By Sanna Pampel
The second and the last day of the AHFE conference prove to be somewhat more relaxed for me, because my main job, the presentation, had been done. These days, though, continued to be filled with very interesting talks. At each time slot a session took place with relevant subjects ranging from vehicle automation, distraction and workload, all kinds of driver support systems to, just before I left, a session dedicated to eco-driving.
Being curious about getting around in a tourist spot such as Las Vegas, I have tried a range of the available transport modes in my free time. I have used small hired buses, shuttles, for a few trips, which drove on roads with stunning views as below:
Taxis are available in front of every hotel, but at the destination of a short drive I needed to complain about the change as well as the receipt. In fact, the driver had handed me an empty card as receipt! Navigating through Las Vegas with air-conditioned buses turned out to be easy, cheap and convenient. A 24h ticket I purchased on the previous day for the hybrid Deuce bus ($8) could be used to travel all the way to the McCarran Airport. Finally, as I left, I received an upgrade to the business class on my flight to Minneapolis (thank you, thank you, thank you!) It provided a pleasant, more spacious, and therefore, I admit, a tad less sustainable, beginning of a long trip back to Leeds.
At the end of the blog I want to reveal the outcome of gambling the £1 coin from my friend. In a large casino I searched for the machine matching most clichés, and accepting $1 coins. I inserted the coin…
So, I am back in good old Europe by now and hope that I can be on the road – or in the air – again soon.
By Sanna Pampel
The AHFE began for me with a keynote by Dr. Stephen R. Barley from Stanford University about unintended changes caused by technology, such as organisational tensions. The talk was followed by networking at the reception dinner, where I met a number of fellow PhD students, most of them supplied by the Technische Universität München.
The next morning it was my turn. During a very interesting session for automation of light vehicles I presented the first results of the second study of my PhD, in which I attempted to prompt drivers to use their eco-driving knowledge and skills.
Getting to the conference venue by the free hotel trams was not as easy as expected. In order to get to and from such a tram station I needed to walk a long way through casinos as well as past shops and restaurants. The tram-trip itself took a small fraction of the time, but in sum, walking turned out to be much faster, and bearable in the early morning hours.
Another option to move around the Las Vegas Strip is taking one of the hybrid/natural gas buses, owned by the city. The tickets for the more sustainable mode cost about three times as much as the ones for the standard diesel buses running perpendicular to the Strip.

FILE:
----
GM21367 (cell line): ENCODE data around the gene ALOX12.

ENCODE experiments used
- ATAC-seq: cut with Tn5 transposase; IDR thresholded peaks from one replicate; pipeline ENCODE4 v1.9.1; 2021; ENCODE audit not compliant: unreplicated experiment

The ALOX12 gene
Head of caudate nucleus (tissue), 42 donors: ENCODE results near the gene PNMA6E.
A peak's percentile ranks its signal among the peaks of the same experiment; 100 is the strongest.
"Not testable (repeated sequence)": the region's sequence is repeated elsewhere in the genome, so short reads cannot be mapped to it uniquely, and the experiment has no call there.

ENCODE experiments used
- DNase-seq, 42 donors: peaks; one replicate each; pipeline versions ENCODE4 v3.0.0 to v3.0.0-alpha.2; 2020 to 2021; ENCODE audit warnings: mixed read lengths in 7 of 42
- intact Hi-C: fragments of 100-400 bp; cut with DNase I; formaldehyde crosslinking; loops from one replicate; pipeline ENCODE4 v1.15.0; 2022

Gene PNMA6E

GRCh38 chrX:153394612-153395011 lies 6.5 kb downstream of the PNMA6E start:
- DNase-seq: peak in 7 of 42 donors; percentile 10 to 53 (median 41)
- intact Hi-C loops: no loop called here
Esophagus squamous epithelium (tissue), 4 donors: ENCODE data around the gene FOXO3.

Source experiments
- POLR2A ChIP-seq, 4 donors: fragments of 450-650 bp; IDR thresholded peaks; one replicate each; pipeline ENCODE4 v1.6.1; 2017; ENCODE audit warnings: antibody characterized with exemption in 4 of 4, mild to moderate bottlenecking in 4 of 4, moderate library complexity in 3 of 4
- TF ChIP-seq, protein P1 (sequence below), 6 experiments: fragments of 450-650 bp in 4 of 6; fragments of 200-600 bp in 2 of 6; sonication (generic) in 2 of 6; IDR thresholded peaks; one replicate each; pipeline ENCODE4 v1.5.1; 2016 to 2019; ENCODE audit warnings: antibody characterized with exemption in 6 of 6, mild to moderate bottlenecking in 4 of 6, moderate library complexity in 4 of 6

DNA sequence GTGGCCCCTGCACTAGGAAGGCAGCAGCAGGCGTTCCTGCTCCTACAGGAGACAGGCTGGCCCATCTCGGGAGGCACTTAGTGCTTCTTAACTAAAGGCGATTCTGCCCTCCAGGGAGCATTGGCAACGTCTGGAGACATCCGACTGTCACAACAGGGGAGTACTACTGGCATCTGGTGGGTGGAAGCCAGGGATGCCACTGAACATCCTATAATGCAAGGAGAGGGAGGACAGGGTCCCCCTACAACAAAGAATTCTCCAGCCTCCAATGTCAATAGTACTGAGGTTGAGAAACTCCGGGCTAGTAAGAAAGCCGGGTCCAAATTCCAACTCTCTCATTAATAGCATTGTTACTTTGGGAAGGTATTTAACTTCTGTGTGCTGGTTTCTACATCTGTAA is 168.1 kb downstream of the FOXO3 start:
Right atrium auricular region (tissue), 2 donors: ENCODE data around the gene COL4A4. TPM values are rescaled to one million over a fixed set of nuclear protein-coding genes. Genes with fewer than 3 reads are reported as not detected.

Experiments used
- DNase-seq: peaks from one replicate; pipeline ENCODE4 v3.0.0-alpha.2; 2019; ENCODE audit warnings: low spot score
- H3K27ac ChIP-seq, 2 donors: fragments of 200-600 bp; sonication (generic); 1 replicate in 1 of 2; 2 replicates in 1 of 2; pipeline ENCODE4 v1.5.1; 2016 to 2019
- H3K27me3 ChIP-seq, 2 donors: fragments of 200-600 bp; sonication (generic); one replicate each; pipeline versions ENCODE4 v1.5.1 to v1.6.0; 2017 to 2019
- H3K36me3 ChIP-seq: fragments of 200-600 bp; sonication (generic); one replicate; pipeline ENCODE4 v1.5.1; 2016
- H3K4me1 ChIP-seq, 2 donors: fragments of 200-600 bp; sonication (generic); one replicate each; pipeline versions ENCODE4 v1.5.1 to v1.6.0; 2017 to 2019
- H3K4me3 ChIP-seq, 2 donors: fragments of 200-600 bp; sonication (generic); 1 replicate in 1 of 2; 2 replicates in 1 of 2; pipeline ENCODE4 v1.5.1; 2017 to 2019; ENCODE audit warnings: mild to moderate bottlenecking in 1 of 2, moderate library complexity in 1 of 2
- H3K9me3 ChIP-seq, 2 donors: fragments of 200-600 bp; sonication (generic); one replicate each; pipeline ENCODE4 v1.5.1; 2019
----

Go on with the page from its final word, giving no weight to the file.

As you go to Fremont Street, a very recommendable tourist experience, these Deuce/SDX buses commute on dedicated lanes, and become an example of BRT (bus rapid transport).
In the city I have hardly seen any cyclists, apart from police officers on the pavements and a few brave candidates, nor appropriate road infrastructure. However, as you can see on the rack below, all buses here provide the means for bringing your bicycle with you on the bus.
By Sanna Pampel
My trip to Las Vegas included three flights, and a drive with an electric bus in Schiphol, which I doubt made up for the emissions generated by my detour to Amsterdam. However, an electric fleet makes much sense on a restricted area such as an airport, and this one is even solar powered.
… and then, late at night (early morning UK time), I finally arrived in Vegas:
The first impression of the city was amazing. It is warm and loud, crowded and welcoming, as the image above may suggest. A shuttle I had booked on-line brought me to my hotel, which is located on the main-tourist-stretch, the Las Vegas Strip. Searching for something to eat, I went on a first walk, and was quite astonished by the sheer amount of pedestrians.
A tourist guide explained to me that the number of pedestrians has increased substantially during the last ten years. In the 70s and 80s walking was almost unheard of. People would make sure they are not seen in public before dressing up and then travel virtually everywhere by taxi – even when the destination is across the street. Today, with ample street crossing facilities and pedestrian bridges it is so much easier to walk around the Las Vegas Strip than I had expected.
Lastly, being curious about the days ahead, I made sure that I caught a glimpse of the conference venue Caesars Palace, here on the left:
By Sanna Pampel
I agreed to blog about my trip to Las Vegas for the AHFE, the 6th International Conference Applied Human Factors and Ergonomics 2015, so stay tuned! First I will have a few days to get to know Las Vegas and have a look at all kinds of transport means with different degrees of sustainability. Then on Tuesday 28th July I will present about ‘The activation of eco-driving mental models: Are regular reminders able to change driving habits?’
A fellow PhD student provided me with a dollar, which I will put into a gamble machine and see what happens…